The General Assembly approve the following Code of Conduct relating to Quinquennial Buildings Certificates and instruct the Board to implement it as soon as possible:
Code of Conduct relating to Quinquennial Buildings Certificates
1. This Code of Conduct is a policy paper of the Home Missions Board setting out how the Board intends to meet its responsibility under Church legislation for Quinquennial Buildings Certificates.
2. The Board’s motivation is that all congregations should exercise a high standard of oversight of the fabric of their buildings.
3. Act XXXI, 1988 states that at each quinquennial visitation a Buildings Certificate has to be prepared by “a qualified person” and a Buildings Return by the Deacons’ Court. Subsequently presbytery “shall transmit a copy of the Buildings Return to the Clerk to the Buildings Committee, with their comments thereon.” The Home Missions Board has inherited the responsibilities of the Buildings Committee.
4. In order to fulfil its function the Board will ask presbyteries to report when a quinquennial visitation is held and to send the Buildings Certificate with the Return and comments.
5. The Board will maintain records including:
5.1 date of all quinquennial visitations;
5.2 confirmation of the receipt of Buildings Return, presbytery comments on the Return and Buildings Certificate;
5.3 statement indicating that documents have been examined and found in order (see 7 below), or action taken to correct deficiencies, giving the name of the person who has checked documents and date.
6. Presbyteries and Deacons’ Courts will be reminded regularly about their responsibilities relative to buildings certificates.
7. The Board will:
7.1 check that a Buildings Return and a Buildings Certificate are prepared at every quinquennial visitation, and that the Presbytery comments on the Return, and that all documents (including comments) are supplied to the Board;
7.2 check that each certificate has sufficient content, including whether work is required and if so that it is listed to facilitate attention;
7.3 examine all papers to ensure that the requirements of Act XXXI, 1988, have been considered appropriately;
7.4 obtain if necessary from each Deacons’ Court confirmation that the Court has seen the Certificate and that urgent work required is subject to a plan;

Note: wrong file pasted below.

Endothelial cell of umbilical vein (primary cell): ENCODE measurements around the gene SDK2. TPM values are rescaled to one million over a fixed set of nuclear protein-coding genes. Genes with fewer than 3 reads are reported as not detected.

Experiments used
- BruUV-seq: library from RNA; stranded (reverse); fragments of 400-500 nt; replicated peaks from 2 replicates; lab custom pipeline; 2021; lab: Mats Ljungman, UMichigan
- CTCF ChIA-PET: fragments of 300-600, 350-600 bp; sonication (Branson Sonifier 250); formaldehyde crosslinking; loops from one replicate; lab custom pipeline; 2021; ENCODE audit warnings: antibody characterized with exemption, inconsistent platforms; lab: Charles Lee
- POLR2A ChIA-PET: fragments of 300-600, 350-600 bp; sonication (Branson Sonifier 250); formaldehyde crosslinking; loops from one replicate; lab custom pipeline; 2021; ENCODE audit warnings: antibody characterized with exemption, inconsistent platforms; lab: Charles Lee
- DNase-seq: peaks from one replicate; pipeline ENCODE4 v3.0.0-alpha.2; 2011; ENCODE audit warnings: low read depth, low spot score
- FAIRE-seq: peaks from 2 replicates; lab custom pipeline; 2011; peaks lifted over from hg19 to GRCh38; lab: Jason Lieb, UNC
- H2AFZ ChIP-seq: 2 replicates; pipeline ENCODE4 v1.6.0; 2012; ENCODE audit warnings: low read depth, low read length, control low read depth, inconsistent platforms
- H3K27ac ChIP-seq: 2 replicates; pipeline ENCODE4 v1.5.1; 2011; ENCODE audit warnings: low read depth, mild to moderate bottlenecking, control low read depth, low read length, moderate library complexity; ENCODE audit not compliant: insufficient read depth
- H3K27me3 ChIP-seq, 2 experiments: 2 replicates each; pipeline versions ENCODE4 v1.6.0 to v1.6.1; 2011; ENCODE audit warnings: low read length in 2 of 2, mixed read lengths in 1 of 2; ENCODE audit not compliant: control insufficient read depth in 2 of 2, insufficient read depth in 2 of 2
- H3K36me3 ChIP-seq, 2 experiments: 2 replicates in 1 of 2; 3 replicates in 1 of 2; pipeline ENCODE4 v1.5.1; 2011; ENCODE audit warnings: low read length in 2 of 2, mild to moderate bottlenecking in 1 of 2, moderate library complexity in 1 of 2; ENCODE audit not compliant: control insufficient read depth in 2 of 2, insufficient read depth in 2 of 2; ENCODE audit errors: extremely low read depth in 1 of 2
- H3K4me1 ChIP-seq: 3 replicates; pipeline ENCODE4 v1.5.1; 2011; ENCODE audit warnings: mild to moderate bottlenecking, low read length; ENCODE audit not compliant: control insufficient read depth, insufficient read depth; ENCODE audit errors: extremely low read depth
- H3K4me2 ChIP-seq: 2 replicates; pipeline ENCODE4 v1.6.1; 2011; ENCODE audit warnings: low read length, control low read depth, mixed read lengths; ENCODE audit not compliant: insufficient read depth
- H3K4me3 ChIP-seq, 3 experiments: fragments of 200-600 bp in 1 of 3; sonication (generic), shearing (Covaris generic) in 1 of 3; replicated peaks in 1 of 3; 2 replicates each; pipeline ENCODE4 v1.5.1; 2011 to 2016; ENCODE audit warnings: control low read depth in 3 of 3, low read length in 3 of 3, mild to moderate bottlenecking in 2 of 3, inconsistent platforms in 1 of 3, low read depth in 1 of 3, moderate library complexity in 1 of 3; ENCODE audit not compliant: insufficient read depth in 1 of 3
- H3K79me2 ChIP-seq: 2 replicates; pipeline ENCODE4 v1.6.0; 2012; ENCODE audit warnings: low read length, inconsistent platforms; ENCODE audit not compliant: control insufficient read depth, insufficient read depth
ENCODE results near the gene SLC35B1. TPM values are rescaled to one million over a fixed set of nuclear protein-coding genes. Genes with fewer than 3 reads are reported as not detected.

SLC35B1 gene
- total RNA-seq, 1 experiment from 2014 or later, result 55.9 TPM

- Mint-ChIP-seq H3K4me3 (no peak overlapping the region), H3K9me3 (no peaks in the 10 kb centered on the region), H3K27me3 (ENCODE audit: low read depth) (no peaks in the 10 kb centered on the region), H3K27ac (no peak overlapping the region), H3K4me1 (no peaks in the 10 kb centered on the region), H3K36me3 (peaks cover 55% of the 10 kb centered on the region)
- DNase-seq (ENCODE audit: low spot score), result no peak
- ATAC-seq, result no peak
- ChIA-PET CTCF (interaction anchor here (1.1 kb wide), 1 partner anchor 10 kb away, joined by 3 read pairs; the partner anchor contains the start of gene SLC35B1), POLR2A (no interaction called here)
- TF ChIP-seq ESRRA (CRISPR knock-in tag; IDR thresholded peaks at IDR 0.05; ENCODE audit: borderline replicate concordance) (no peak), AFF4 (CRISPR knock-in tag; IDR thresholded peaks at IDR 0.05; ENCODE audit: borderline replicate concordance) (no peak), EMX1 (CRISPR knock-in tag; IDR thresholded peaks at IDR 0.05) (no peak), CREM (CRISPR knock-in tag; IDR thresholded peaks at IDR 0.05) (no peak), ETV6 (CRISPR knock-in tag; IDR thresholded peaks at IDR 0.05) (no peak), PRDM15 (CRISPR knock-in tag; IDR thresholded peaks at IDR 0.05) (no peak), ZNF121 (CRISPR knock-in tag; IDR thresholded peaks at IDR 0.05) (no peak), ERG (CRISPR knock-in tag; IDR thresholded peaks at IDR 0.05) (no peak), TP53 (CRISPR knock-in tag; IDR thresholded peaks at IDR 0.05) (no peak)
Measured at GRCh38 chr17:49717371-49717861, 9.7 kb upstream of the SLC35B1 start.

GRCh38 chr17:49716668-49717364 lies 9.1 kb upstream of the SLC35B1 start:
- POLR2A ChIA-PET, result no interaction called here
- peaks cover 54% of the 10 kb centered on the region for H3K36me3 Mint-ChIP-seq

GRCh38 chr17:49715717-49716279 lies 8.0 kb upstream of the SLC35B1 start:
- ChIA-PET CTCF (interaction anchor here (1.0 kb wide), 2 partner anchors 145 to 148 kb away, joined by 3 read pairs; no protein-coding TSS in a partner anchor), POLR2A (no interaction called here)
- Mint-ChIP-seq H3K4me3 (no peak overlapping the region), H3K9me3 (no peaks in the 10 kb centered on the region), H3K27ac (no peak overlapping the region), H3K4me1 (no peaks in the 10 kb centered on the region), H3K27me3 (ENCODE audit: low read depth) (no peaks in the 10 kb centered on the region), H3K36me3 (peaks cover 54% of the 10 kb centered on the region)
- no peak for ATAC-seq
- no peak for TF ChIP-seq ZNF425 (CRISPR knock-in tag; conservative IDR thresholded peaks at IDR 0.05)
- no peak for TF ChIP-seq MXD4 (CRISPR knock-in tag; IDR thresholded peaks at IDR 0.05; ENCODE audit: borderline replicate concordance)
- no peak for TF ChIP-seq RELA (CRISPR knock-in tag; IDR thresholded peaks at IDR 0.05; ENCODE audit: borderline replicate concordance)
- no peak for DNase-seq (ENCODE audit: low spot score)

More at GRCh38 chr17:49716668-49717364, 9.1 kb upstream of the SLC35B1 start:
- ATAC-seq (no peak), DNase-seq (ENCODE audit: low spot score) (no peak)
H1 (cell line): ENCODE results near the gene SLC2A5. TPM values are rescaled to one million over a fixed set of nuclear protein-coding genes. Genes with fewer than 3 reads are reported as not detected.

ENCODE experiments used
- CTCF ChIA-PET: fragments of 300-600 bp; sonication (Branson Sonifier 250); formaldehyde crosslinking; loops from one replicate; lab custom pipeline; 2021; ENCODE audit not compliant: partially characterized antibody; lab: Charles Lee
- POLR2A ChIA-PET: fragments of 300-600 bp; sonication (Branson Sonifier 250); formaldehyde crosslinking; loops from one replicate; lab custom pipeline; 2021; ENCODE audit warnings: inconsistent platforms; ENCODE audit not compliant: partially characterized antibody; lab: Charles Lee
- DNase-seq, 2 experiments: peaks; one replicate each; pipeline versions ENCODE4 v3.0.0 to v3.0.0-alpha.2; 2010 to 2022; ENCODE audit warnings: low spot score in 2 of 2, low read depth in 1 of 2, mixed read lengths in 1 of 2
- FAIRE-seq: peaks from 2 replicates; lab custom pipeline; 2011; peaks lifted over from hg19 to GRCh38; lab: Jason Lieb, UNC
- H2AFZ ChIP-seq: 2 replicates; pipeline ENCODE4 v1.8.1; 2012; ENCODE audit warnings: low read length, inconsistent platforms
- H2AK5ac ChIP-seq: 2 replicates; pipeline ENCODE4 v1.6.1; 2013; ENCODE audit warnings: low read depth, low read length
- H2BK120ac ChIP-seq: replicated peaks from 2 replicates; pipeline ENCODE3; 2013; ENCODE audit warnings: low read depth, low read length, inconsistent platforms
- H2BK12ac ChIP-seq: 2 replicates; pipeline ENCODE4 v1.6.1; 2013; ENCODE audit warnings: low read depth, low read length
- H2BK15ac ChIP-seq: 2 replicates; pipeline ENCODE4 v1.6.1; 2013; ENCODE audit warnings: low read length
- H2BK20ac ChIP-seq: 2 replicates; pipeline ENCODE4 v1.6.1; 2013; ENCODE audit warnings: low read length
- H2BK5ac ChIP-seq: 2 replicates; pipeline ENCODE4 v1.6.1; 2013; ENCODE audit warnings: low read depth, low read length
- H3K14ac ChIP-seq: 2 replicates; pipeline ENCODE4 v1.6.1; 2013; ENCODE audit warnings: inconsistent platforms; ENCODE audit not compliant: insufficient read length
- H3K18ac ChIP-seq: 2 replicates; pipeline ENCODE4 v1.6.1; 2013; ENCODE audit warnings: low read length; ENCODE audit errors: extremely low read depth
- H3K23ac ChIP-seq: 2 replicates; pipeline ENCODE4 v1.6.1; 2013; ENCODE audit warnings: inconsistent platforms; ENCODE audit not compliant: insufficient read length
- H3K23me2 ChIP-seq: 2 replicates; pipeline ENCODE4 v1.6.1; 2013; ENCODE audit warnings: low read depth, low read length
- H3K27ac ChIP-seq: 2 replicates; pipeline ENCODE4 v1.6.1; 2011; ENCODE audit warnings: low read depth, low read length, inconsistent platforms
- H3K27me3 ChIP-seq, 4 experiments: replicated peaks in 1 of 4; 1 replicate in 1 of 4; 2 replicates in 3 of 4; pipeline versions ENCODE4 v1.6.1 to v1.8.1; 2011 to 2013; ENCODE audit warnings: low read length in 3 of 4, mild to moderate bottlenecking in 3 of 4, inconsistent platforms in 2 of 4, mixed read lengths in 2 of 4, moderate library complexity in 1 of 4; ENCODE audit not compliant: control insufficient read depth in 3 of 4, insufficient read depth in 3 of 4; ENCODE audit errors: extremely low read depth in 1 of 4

7.5 if appropriate ask the presbytery to give further consideration to relevant matters;
7.6 monitor all reports to ensure that urgent work is attended to;7.7 identify situations where no action being taken, or able to be taken, obtain more information and work with the courts or finance committees to find a solution.
8. The Board will maintain a list of suitably qualified persons understood to be willing to prepare certificates to the standard required by the Church at restricted cost or on a voluntary basis. Presbyteries will be encouraged to access the list and also to provide information that may lead to the inclusion of additional names.
9. The qualification appropriate for the completion of a Buildings Certificate is not formally defined and is largely a matter of common sense. The ideal is a qualified surveyor or architect who is not directly involved in the congregation and so can carry out a competent survey with a high degree of independence. Not acceptable to the Board is an office-bearer of the congregation who has no building experience. The person has to have experience or qualification appropriate to the size and complexity of the buildings and be able to demonstrate independence, either by virtue of professional training or not being directly associated with the congregation.
10. The Buildings Certificate should cover the following areas:
10.1 whether the building complies with disability access expectations;
10.2 whether the building is in a good state of repair;
10.3 what work is required to bring the building up to a good standard;
10.4 if the needs are considerable, a programme of work sufficient to bring the building up to a good standard;
It is not expected that a survey should involve gaining access to difficult to reach areas but comment on the limitations of a survey should be built in to its wording. If the surveyor considers that further investigation on a particular matter is desirable that should be stated. If professional indemnity is excluded from the work, perhaps because of a restricted fee, this should be stated. This Code should be made available to the surveyor before work commences. The nature of survey work proposed and the financial arrangements (amount of fee and the extent of any restriction, or no fee, and rates of expenses) should be clarified before a visit.
11. The Board’s intention is that the administration of this Code should be undertaken by a person other than the Board Clerk, on a five-year appointment or by the Church Offices. Some of the work is not routine (e.g. 7.7) and would require the involvement of a senior person who had the confidence of those affected. A person appointed by the Board would work under the direction of the Board, with the Clerk to the Board filling the role of line manager. Offices involvement may require a separate paper setting out expectations, relationships, etc.
12. This Code is subject to review and change by the Board.